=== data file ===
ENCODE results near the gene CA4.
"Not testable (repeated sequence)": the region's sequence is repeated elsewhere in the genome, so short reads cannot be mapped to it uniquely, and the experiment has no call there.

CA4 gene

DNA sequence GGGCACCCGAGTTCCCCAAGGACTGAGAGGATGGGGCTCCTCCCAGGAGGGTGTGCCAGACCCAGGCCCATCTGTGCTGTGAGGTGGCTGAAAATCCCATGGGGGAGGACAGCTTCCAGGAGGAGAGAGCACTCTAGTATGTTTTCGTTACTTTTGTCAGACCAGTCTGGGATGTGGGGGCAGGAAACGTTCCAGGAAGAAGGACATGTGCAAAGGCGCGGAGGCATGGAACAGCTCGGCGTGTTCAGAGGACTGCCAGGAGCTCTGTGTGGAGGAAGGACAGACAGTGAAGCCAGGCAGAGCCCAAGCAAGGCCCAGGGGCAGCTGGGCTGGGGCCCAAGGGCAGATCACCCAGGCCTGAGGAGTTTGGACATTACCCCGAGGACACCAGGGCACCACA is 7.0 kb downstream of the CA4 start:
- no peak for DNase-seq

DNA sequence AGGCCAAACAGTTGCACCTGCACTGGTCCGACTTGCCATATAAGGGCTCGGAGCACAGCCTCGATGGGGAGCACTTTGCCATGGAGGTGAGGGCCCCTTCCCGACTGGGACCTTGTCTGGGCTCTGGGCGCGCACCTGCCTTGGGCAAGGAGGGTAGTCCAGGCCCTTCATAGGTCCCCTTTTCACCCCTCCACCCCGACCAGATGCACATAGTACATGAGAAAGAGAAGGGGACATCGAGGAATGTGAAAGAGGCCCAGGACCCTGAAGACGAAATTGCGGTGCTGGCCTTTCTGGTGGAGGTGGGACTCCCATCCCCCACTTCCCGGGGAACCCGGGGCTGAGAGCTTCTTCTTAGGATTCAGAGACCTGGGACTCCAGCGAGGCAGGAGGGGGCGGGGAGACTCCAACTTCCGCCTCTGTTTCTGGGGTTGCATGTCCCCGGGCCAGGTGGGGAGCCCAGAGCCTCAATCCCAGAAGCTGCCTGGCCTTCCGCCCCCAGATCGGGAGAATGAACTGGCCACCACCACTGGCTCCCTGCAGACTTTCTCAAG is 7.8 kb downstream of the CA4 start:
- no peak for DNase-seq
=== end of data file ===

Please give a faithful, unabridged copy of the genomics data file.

ENCODE results near the gene CA4.
"Not testable (repeated sequence)": the region's sequence is repeated elsewhere in the genome, so short reads cannot be mapped to it uniquely, and the experiment has no call there.

CA4 gene

DNA sequence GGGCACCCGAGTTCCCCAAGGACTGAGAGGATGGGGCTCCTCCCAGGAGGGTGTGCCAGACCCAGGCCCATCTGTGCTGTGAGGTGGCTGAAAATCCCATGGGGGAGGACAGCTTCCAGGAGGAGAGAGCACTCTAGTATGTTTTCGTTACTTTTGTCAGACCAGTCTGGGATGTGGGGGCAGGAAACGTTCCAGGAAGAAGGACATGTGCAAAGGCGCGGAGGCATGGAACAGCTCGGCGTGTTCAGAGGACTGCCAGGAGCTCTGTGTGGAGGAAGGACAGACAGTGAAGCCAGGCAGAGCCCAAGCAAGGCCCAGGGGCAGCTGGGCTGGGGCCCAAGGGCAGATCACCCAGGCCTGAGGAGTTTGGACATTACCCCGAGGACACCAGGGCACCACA is 7.0 kb downstream of the CA4 start:
- no peak for DNase-seq

DNA sequence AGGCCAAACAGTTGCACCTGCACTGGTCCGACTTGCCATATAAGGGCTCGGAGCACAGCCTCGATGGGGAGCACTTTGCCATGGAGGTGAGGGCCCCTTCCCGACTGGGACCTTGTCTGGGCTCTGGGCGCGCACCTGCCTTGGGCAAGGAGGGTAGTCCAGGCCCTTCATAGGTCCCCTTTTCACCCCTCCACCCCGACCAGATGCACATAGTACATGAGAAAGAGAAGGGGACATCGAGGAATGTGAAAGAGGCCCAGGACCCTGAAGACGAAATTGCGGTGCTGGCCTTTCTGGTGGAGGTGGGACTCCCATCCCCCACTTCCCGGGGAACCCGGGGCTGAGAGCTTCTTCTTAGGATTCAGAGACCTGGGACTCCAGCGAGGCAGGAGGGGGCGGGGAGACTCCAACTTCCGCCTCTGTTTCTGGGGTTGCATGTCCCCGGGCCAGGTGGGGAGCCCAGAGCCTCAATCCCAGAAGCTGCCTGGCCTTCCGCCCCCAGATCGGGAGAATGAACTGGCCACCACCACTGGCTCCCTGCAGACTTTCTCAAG is 7.8 kb downstream of the CA4 start:
- no peak for DNase-seq